(Getty Images / Joe Raedle)
Customers love Trader Joe's because of its relatively low prices.
During a recent trip to a Trader Joe's location in New York City, the cheapest available ground beef cost $4.99 a pound, compared with $9.99 at a New York Whole Foods location, which was selling only organic. The lowest price for a liter of extra-virgin olive oil was $6.99 at Trader Joe's, compared with $9.99 for the same size at Whole Foods.
Consumers view Trader Joe's as high quality but inexpensive. How can Trader Joe's afford to keep its prices so low?
The biggest reason is that Trader Joe's sells private-label products instead of well-known brands.
Eighty percent of the products carried by Trader Joe's are in-house. While that means customers can't get those products anywhere else, it also means the grocer buys those goods directly from suppliers, cutting out the middlemen in a supply chain that can drive up costs.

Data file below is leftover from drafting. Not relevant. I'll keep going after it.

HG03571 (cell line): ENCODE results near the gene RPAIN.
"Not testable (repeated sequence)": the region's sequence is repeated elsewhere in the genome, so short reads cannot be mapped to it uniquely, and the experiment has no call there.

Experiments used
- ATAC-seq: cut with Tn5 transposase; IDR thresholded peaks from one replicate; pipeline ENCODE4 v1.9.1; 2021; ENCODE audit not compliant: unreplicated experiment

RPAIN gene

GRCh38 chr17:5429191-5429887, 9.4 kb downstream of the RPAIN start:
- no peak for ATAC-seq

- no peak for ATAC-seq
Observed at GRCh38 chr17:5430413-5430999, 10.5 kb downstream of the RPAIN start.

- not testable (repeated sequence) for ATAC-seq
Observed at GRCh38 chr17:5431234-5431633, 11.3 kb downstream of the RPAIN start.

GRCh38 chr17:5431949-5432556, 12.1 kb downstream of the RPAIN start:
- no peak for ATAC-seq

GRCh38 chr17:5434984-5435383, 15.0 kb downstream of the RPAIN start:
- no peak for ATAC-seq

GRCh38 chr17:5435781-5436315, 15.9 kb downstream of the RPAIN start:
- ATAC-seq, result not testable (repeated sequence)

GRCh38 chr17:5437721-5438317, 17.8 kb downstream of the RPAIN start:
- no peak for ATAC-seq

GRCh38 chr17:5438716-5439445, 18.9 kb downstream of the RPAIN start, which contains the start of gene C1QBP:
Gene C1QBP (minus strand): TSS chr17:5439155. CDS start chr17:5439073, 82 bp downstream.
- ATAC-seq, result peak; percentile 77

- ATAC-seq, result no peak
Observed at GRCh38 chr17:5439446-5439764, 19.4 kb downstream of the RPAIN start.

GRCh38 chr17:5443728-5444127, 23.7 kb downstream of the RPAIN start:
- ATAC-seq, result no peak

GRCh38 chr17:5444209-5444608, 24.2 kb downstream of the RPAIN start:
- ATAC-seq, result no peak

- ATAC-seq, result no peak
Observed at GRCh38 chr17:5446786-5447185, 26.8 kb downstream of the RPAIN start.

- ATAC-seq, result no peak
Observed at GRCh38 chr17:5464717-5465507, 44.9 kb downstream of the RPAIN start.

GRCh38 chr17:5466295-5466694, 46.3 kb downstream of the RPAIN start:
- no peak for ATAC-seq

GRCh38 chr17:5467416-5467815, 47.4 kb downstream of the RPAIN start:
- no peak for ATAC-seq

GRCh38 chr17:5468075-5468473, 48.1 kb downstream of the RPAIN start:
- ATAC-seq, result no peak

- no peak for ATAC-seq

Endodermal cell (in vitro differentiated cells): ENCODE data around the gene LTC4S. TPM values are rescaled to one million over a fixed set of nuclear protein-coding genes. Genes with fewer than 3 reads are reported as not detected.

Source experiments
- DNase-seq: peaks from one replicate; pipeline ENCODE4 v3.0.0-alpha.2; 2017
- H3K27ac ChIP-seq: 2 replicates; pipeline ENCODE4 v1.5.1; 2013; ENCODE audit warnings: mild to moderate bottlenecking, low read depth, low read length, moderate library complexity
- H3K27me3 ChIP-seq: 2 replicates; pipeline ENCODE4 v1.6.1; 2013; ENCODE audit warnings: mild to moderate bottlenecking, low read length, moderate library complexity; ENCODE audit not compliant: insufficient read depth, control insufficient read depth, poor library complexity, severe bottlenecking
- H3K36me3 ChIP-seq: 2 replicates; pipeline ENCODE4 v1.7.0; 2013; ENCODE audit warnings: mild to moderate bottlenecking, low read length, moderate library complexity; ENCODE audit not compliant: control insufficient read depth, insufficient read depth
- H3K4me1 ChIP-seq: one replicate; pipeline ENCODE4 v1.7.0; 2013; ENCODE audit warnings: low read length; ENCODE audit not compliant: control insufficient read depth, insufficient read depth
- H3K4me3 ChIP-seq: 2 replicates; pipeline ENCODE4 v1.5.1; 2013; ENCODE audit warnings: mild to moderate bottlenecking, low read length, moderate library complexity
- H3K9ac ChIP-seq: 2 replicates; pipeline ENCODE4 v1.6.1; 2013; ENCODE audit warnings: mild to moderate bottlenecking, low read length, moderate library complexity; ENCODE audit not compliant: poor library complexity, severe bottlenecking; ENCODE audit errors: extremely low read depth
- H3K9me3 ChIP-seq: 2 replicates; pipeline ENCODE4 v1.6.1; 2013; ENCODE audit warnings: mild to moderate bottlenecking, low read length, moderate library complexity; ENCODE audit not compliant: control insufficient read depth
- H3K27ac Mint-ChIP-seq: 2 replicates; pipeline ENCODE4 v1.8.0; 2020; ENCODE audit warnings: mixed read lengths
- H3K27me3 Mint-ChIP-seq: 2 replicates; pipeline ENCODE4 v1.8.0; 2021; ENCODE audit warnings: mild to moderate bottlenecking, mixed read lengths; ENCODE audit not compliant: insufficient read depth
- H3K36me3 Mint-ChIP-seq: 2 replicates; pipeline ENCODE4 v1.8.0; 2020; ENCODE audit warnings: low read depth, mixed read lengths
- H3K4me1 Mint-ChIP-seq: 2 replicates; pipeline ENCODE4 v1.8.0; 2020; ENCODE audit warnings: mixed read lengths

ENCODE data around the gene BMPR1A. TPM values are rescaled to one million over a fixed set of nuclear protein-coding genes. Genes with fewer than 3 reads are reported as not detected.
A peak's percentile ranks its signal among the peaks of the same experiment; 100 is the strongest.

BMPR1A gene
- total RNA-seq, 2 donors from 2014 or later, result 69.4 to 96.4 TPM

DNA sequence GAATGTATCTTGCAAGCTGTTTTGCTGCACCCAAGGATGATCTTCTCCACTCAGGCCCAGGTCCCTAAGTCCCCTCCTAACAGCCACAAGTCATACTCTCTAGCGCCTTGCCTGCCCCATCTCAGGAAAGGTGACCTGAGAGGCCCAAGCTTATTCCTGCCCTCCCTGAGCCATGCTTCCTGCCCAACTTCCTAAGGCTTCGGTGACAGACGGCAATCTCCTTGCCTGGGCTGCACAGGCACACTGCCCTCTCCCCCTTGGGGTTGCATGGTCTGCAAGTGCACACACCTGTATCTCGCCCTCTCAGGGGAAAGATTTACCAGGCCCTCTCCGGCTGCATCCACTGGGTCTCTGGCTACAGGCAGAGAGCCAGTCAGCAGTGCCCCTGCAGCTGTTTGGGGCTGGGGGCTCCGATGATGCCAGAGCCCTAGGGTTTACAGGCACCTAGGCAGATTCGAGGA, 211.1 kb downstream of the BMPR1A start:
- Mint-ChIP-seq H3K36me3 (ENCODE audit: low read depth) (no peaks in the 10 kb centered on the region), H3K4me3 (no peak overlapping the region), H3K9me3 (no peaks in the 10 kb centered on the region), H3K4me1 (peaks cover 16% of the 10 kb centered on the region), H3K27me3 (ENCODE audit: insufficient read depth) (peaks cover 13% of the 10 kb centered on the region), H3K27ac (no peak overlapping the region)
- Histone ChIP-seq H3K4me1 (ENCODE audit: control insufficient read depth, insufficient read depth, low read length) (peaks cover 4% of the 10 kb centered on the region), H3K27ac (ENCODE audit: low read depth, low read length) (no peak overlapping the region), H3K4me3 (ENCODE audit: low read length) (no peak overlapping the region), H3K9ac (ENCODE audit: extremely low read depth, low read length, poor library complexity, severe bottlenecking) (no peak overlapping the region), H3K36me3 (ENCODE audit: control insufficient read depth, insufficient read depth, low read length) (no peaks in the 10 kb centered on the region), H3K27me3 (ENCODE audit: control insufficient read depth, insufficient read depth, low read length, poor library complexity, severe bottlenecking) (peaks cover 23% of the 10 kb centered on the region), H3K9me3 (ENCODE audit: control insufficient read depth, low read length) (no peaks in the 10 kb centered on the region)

The creativity of the in-house products is also important. Some of the most popular products include Chili-Lime Chicken Burgers, Cookie Butter (a cookie-flavored nut butter), and corn-and-chili salsa.
While Whole Foods has private-label products, they tend to be more basic. The company also sells a wider variety of organic and healthy brands. As Walmart and other grocers begin to stock these products, consumers have less of an incentive to visit Whole Foods.
Much like its parent company, Aldi, Trader Joe's also uses a no-frills design.
Aldi uses boxes instead of shelves when possible, according to frugalbites.com. This frees up workers from having to stock shelves constantly. Once a product runs out, the workers simply replace it with a box.
Another way Trader Joe's cuts costs and passes the savings on to customers is by spending less on marketing, instead depending on word of mouth to attract customers.
Stores also use natural and energy-efficient lighting to cut down on utility costs.
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